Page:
Romney, Revisited

I suppose the most surprising thing about Greg Whiteley’s Mitt is how unsurprising it all is.

The film, which premiered at the Sundance Film Festival last month and has since become available on Netflix, is a documentary of Mitt Romney’s two runs for the White House, in 2008 and 2012, covering six years in the life of the former Massachusetts governor and his family, to whom Whiteley was granted exclusive access.

A mere 90 minutes in length, Mitt inevitably is able only to scratch the surface of Romney’s journey from long-shot also-ran in 2008 to frontrunner and Republican nominee four years later.  I would be extremely interested to view, say, a three-hour cut culled from the same material.  Except I suspect that such a document, if it existed, would be no more informative or enlightening than the version we currently have.

I don’t mean this as a critique of the film itself, but rather as a reflection that Romney, the presidential candidate, is exactly who we thought he was all along.  It may be that unless and until he runs yet again—it’s not impossible, if you believe the rumors—we have learned all we ever will about what makes Mitt Romney tick.

Mitt, the documentary, is an agreeable mixture of fly-on-the-wall observation and one-on-one interaction with its subjects.  There are poignant moments with Ann Romney, who expresses her exasperation with the whole process of running for president, and a flash of amusing candidness from Josh Romney, one of the couple’s five sons, who asks the camera whether he should say what he really thinks or what he has been “trained” to say about his perfect, wonderful old dad.  (He ends up doing both.)

On the other hand, Mitt contains precious few interactions with the man himself, and makes only nominal attempts to truly get inside Mitt Romney’s head.  Was it a condition of Whiteley’s access that he only probe so deep?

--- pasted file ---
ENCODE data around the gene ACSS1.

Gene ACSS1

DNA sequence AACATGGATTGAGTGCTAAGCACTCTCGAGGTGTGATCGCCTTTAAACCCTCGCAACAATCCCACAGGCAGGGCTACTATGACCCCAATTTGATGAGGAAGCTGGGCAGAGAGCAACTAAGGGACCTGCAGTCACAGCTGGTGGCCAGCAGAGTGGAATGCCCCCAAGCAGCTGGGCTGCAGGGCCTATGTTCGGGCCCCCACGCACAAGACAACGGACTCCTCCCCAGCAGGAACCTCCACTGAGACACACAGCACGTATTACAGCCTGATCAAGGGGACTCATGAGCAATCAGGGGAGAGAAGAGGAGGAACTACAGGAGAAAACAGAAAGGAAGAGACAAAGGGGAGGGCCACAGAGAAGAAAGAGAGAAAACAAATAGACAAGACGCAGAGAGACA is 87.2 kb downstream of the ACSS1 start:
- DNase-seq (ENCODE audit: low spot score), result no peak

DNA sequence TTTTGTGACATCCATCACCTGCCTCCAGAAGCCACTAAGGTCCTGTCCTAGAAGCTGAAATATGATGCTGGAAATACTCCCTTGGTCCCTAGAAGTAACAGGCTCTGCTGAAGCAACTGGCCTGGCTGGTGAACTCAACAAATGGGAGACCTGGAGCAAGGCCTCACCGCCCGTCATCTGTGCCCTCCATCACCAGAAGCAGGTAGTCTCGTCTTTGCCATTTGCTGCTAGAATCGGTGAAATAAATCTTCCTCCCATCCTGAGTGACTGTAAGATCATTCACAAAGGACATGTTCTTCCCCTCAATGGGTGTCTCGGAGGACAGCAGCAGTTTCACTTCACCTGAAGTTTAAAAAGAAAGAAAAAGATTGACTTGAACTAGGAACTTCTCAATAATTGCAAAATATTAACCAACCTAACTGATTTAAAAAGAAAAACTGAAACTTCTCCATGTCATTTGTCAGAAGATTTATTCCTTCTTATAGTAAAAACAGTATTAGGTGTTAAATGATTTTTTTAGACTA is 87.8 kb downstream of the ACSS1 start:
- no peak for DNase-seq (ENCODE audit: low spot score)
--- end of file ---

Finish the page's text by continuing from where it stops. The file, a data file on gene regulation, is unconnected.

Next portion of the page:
That’s not to say the movie contains no moments of illumination or clarity.  My sense is that Romney voters will see Mitt as a validation of their support, while those on Team Obama will feel their efforts to defeat Romney were well-founded and worth the trouble.

In other words, most people’s perceptions about the GOP standard-bearer will be confirmed by this film, and there is definite value in learning that your superficial hunch was right on the money.

In perhaps the movie’s most compelling scene, we find Romney in a hotel room with family, railing self-righteously against the longstanding “flip flopper” label as unfair and untrue—but also, interestingly, as perhaps politically insurmountable.  “Maybe I’ve gotta live with it,” he concedes.  “In which case, I think I’m a flawed candidate.”

It is a moment in which Romney, even in the midst of a temper tantrum, is able to soberly and realistically assess his prospects, treating his own personality as if it were any other product that he, a CEO by trade, might be selling to a wide audience.  Few presidential candidates are as clear-eyed and self-critical as that.

We see this quality elsewhere in the movie, as well.  Following his triumphant first debate performance against President Obama, Romney wastes no time in concluding (correctly, it turned out) that the second and third matchups will not be so easy, citing past examples from history to make his point.

Further, it was indeed Romney, all the way back in January 2008, who most deeply understood what a formidable force Barack Obama had become in the Democratic primaries, following his victory in the Iowa caucuses.  (Romney’s fellow Republican candidates were still focused entirely on Hillary Clinton.)

One conclusion we might draw is that, in the world of politics, Mitt Romney is perhaps better-suited as a strategist rather than a candidate—a man who understands human nature but struggles to forge connections with actual humans outside of his familial inner circle.

We could even go as far to say that he would make a better president than candidate.  There is something to be said for a commander-in-chief with the ability to resist drinking his own Kool-Aid—a person who can diagnose a problem when he sees it, even if he doesn’t necessarily possess a ready-made solution to it.

While the theory of “running America like a business” is hardly settled political science, there are clear advantages to having a chief executive who thinks like a businessman.

The final takeaway of Mitt, then, is that despite Romney’s evident strengths, he was unable to convince the American public that his product on offer was something they were interested in buying in the first place.

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